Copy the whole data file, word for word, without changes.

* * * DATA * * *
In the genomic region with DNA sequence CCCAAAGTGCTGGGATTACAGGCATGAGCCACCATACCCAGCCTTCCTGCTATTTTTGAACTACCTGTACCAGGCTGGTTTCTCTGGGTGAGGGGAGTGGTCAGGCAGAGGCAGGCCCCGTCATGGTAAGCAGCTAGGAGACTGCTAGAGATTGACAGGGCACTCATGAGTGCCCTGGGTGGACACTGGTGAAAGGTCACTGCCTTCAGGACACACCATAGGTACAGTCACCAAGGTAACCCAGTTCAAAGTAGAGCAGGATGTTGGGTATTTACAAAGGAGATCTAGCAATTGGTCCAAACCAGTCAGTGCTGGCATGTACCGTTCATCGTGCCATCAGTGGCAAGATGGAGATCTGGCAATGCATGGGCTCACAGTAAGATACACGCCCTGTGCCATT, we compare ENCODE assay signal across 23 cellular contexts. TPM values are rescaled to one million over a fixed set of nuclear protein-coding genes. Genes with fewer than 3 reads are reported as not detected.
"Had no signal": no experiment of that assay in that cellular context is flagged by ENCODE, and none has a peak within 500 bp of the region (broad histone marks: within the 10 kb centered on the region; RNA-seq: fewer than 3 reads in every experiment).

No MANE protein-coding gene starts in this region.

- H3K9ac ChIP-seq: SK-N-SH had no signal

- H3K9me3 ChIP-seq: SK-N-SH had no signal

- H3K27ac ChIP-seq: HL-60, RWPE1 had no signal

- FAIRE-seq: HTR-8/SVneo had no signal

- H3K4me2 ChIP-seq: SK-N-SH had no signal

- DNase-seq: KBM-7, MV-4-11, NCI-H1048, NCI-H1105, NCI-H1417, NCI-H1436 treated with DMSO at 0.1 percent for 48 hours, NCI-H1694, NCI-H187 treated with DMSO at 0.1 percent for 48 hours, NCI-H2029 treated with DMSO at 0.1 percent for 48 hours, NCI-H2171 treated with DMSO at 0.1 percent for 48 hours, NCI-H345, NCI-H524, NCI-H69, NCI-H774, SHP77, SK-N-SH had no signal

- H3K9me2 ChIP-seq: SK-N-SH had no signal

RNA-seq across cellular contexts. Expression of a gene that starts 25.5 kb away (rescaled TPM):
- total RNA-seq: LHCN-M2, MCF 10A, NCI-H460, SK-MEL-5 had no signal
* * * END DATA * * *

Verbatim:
In the genomic region with DNA sequence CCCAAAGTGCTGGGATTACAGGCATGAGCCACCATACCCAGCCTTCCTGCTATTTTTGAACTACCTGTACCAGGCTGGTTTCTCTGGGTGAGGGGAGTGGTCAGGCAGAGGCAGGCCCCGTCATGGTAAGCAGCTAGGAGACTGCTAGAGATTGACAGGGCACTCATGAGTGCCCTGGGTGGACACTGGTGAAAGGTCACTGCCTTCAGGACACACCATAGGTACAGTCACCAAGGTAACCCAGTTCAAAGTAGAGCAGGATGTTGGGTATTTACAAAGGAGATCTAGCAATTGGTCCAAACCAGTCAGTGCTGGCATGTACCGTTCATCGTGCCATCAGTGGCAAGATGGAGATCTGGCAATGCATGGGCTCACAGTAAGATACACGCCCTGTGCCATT, we compare ENCODE assay signal across 23 cellular contexts. TPM values are rescaled to one million over a fixed set of nuclear protein-coding genes. Genes with fewer than 3 reads are reported as not detected.
"Had no signal": no experiment of that assay in that cellular context is flagged by ENCODE, and none has a peak within 500 bp of the region (broad histone marks: within the 10 kb centered on the region; RNA-seq: fewer than 3 reads in every experiment).

No MANE protein-coding gene starts in this region.

- H3K9ac ChIP-seq: SK-N-SH had no signal

- H3K9me3 ChIP-seq: SK-N-SH had no signal

- H3K27ac ChIP-seq: HL-60, RWPE1 had no signal

- FAIRE-seq: HTR-8/SVneo had no signal

- H3K4me2 ChIP-seq: SK-N-SH had no signal

- DNase-seq: KBM-7, MV-4-11, NCI-H1048, NCI-H1105, NCI-H1417, NCI-H1436 treated with DMSO at 0.1 percent for 48 hours, NCI-H1694, NCI-H187 treated with DMSO at 0.1 percent for 48 hours, NCI-H2029 treated with DMSO at 0.1 percent for 48 hours, NCI-H2171 treated with DMSO at 0.1 percent for 48 hours, NCI-H345, NCI-H524, NCI-H69, NCI-H774, SHP77, SK-N-SH had no signal

- H3K9me2 ChIP-seq: SK-N-SH had no signal

RNA-seq across cellular contexts. Expression of a gene that starts 25.5 kb away (rescaled TPM):
- total RNA-seq: LHCN-M2, MCF 10A, NCI-H460, SK-MEL-5 had no signal